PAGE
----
Updated on November 27, 2019

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The word surfactant is a contraction of the term surface active agent (SAA). To be surface active a molecule needs to have two mutually insoluble portions. Surfactants, also known as tensides, are amphiphilic as they have a hydrophilic polar head group combined with a hydrophobic tail (Figure 1)1,2. SAAs are broadly classified according to their polar head group nature: nonionic (neutral), cationic (positively charged), anionic (negatively charged), or amphoteric (negatively and positively charged). An SAA is classified as being amphoteric only if its charge changes as a function of H+/OH- concentration, i.e., a positive charge in acidic media, a negative charge in basic media, and a zwitterionic (or isoelectric) species at intermediate pH values. Living systems, including cells, make use of naturally occurring amphoteric surfactants such as lecithin and phospholipids. A separate category now exists for SAAs where the hydrophobe is not hydrocarbon, but silicone-based  (i.e., dimethicone copolyol)3.

Thousands of SAAs are commercially available, with many in each class. The structure of the SAA determines its functionality. The range of SAA functions is very broad – about thirteen in all. Some of the more common are: detergents, emulsifiers, wetting agents, dispersants, and solubilizers, with the first two being the most important applications. From a physicochemical perspective, each function is discrete and a particular SAA class can serve multiple functions but usually has only one or two at which it excels.

To choose which SAA is best requires a thorough understanding of the particular application. One example is the process of laundering and dishwashing, which ideally necessitates several discrete functions from the same molecule including wetting, emulsification, dispersion, and solubilization. However, the best wetting agents are not the best overall detergents and vice versa. Wetting agents lower the surface tension (ST) of a fluid and also lower the interfacial tension (IT) with another fluid or solid. Detergents are cleaning agents that remove dirt and grease from porous and non-porous surfaces. For a homologous series of SAAs such as the alkyl sulfonates, optimum detergent action is achieved with the C14 tensides and optimal wetting by the C8 tensides. Cationic SAAs do not function well as detergents, but are exceptionally substantive hence their use as fabric, hair, and skin conditioning agents. Most non-ionic SAA are much less effective in dirt removal than anionics; one exception is poly(ethylene oxide)-based nonionics. Detergent action is dependent only on the concentration of monomeric SAA  molecules  but   solubilization of dirt requires associated tenside structures called micelles. There is no correlation between the detergent action and dispersing power of an SAA; some tensides that are excellent dispersants are bad detergents. It is for all these reasons that commercial laundry detergents are formulated to contain mixtures of different SAAs. The same reasoning needs to be applied to any application where SAA use is considered.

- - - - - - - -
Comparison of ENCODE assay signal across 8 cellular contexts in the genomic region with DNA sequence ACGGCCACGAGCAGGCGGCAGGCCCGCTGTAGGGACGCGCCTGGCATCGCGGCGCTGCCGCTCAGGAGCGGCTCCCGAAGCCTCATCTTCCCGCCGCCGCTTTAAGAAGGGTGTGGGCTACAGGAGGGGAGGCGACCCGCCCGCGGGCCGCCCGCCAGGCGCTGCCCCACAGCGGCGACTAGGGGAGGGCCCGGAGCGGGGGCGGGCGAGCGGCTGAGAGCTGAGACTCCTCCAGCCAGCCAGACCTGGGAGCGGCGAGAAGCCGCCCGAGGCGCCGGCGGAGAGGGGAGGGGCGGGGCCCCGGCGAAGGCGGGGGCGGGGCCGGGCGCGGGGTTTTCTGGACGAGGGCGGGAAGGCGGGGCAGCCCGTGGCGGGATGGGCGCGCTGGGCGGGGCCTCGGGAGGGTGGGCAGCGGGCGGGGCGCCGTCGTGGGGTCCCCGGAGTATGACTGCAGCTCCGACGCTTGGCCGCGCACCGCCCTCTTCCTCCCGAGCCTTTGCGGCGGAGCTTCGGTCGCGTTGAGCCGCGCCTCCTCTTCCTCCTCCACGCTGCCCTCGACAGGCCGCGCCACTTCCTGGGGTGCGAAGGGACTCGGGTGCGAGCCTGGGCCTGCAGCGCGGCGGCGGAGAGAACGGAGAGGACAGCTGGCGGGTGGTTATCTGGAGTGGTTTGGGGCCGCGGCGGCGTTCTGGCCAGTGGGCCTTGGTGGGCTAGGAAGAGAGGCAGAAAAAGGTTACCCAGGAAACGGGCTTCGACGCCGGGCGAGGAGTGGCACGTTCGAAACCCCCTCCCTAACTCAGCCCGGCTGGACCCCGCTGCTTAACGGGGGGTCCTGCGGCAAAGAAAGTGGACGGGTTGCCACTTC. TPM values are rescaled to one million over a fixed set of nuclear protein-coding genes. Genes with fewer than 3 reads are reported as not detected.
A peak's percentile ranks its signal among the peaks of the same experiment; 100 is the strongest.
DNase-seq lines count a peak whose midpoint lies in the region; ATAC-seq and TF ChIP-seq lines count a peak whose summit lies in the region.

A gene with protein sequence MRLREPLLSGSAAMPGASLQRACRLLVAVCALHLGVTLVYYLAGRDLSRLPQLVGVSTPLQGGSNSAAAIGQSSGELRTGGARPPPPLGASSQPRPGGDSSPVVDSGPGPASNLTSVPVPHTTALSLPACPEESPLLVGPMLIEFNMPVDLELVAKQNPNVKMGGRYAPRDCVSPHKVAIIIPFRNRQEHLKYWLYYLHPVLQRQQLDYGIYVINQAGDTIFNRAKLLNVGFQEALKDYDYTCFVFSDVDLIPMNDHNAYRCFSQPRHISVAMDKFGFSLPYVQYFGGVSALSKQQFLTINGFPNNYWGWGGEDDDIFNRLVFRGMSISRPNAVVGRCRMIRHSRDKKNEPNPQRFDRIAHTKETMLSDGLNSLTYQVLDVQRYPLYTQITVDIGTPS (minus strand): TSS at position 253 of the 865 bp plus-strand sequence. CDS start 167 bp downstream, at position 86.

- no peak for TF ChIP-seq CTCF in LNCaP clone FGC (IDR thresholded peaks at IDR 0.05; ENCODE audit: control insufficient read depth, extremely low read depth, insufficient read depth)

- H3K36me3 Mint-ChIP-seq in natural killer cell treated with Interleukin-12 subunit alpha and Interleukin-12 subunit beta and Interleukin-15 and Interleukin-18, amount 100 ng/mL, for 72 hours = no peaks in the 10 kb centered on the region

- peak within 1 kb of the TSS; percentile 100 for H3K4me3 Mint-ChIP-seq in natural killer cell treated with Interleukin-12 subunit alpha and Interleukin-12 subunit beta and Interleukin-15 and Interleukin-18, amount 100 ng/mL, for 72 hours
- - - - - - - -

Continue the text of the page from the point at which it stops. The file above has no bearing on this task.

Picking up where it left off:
Amphiphilic molecules can increase transport of active pharmaceutical ingredients (APls) across the skin (a hydrophobe of C18 chain length is most favorable) by modulating the organization of stratum corneum (SC) lipids and by the formation of separate domains within the intercellular lipid regions. However, SAAs that function as detergents must be avoided since they are powerfully membrane disruptive..  Another important property to remember with regards to biologic systems as that SAAs increase the osmotic pressure of liquids.

Properties and Characteristics

SAA structure endows them with unusual physicochemical properties such that they tend to adsorb at any interface with the hydrophilic group located in one phase and the hydrophobic group in the other. The first important distinguishing property of an SAA is its ability to lower the ST at a liquid/air interface or the IT between two immiscible liquids (Figure 1).


It is this latter property that allows an SAA to function as an emulsifier. The amphiphilic nature of many SAA emulsifiers (particularly nonionics) can be expressed in terms of an empirical scale of the HLB (hydrophile­lipophile balance) numbers, which range from 1 to 205. SAA functionality tends to fall into rough ranges of HLB values (Table 1).


An SAA does not have to be completely soluble and may lower the ST or IT by spreading over the interface. They also lower the contact angle of a liquid in contact with a solid substrate, thus allowing it to act as a wetting agent.

Micellization and Liquid Crystal Structures

A second important property of SAAs is that, above some specific narrow concentration range (depending on molecular weight and shape of the hydrophobe), they will spontaneously self-associate through an aggregation process known as micellization6. The concentration at which these micelles form is termed the critical micelle concentration (CMC) (Figure 1). Micelles contain from tens to hundreds of molecules referred to as the aggregation number. In water, the hydrophobic chains are oriented inward, away from the aqueous phase. This is relevant for drug delivery of poorly water-soluble APIs as very hydrophobic APls can be readily solubilized within micellar systems. “Inverse” micelles are formed when the liquid is non­aqueous; in this case, water-soluble APls can be solubilized in oils. Such micelles can also sequester very high electrolyte levels (2M NaCl).